The National Association of Home Builders‘ Home Building Geography Index found that during the third quarter, the exodus from big cities to the suburbs and less expensive areas increased as people continue to work remotely.

According to the HBGI, suburbs of medium-sized cities posted the greatest single-family gains in Q3, as there was a 15% growth rate over the last four quarters. The worst-performing regions were large metro urban cores, with a 5.7% gain.

Since Q1, the market share for single-family construction in urban core areas fell from 18% to 17.2%, the report said. However, small metro core and suburban single-family market share increased from 37.7% to 38.2%.

The report showed that single-family construction in second-home markets expanded at a 13.6% average rate over the last four quarters compared to a 10.5% pace for other counties. Apartment construction increased in second-home markets by 11.1%.

“The HBGI clearly shows that the geographic changes noted in the second quarter data continued into the fall, providing a boost to building in more affordable markets,” said NAHB Chief Economist Robert Dietz. “The ability of individuals and families to live further from urban cores is empowering consumers to acquire housing with more space at a lower cost. A key question is how long this effect will last. Our forecast assumes at least a persistent, partial effect beyond the deployment of a vaccine.”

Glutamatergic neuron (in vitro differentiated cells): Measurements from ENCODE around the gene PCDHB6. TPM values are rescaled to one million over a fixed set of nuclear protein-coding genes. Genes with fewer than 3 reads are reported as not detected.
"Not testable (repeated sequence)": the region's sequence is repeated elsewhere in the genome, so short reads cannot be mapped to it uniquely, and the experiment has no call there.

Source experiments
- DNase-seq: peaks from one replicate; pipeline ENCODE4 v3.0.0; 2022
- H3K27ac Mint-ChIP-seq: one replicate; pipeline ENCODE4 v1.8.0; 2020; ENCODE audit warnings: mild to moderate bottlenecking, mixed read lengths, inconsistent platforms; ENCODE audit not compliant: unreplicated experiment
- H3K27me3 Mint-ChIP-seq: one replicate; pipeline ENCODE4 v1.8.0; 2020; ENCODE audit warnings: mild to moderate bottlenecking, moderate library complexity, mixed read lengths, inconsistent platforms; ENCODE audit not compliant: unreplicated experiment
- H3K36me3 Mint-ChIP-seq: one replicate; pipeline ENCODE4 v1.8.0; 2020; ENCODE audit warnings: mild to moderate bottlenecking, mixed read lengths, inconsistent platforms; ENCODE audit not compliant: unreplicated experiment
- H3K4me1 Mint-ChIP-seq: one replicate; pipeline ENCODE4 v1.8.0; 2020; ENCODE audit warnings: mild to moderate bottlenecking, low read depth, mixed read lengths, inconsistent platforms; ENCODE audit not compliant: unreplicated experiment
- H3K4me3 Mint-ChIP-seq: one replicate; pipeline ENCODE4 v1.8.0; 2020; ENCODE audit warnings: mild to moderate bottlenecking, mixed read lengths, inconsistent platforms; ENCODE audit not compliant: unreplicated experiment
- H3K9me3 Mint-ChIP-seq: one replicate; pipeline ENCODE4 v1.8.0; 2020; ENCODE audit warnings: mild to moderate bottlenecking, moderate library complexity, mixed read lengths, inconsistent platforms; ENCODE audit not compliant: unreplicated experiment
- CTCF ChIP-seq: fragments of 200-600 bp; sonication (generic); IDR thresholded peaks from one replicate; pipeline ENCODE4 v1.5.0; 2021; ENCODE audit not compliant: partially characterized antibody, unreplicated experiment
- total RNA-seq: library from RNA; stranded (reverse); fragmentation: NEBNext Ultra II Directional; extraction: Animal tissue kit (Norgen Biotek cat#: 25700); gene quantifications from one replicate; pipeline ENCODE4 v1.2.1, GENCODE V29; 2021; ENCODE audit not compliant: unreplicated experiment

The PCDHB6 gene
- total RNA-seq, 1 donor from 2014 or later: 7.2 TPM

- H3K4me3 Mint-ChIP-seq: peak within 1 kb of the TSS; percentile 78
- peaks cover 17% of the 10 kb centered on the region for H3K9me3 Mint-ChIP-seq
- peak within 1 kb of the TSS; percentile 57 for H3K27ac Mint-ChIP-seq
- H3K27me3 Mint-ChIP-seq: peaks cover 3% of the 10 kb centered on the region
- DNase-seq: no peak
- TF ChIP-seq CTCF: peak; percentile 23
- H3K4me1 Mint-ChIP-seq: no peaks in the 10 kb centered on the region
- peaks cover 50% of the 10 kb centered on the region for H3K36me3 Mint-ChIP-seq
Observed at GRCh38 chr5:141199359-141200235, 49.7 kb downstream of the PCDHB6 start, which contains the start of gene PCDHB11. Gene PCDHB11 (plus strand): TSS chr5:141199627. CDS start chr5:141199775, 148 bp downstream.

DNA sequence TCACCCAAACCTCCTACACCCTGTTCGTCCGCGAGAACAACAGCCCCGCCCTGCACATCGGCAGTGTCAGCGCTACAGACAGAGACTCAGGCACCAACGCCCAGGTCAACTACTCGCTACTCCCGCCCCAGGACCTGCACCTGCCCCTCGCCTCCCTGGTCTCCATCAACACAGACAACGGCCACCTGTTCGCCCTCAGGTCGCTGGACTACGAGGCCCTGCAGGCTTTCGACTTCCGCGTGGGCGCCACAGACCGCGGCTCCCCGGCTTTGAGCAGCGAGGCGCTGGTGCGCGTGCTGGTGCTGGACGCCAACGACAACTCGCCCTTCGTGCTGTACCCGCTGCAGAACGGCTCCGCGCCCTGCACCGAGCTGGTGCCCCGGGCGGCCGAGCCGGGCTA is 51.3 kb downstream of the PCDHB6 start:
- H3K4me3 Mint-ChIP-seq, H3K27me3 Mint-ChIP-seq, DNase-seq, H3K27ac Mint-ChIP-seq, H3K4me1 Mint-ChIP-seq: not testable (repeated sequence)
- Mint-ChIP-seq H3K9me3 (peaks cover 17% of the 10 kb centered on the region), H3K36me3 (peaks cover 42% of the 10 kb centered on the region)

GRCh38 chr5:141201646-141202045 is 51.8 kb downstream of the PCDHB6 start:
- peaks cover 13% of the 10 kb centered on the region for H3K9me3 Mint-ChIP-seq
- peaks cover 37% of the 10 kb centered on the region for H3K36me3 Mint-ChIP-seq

According to the report, apartment construction in large metro core and suburbs fell from 67.1% to 65.2% during Q3, while apartment construction in small metro core areas increased from 21% in Q1 to 22.4% in Q3.

“The growing demand in lower density markets stems from the fact that housing is less expensive compared to urban areas and buyers can afford larger homes to accommodate home offices, exercise rooms and other specialty rooms which are in higher demand since the pandemic,” said NAHB Chairman Chuck Fowke. “However, builders continue to deal with affordability headwinds on the supply-side front, including the cost and availability of building materials.”

On Tuesday, Fowke commented on recent actions by the Commerce Department reducing duties on softwood lumber shipments from Canada to the U.S. from more than 20% to 9%, saying it’s a “positive development, but more work needs to be done.”

“Tariffs have contributed to unprecedented price volatility in the lumber market in 2020, leading to upward pressure on prices and harming housing affordability for American consumers,” Fowke said. “The U.S. needs to work with Canada to end the tariffs and achieve a long-term, stable solution in lumber trade that provides for a consistent and fairly priced supply of lumber.”

Julia Falcon

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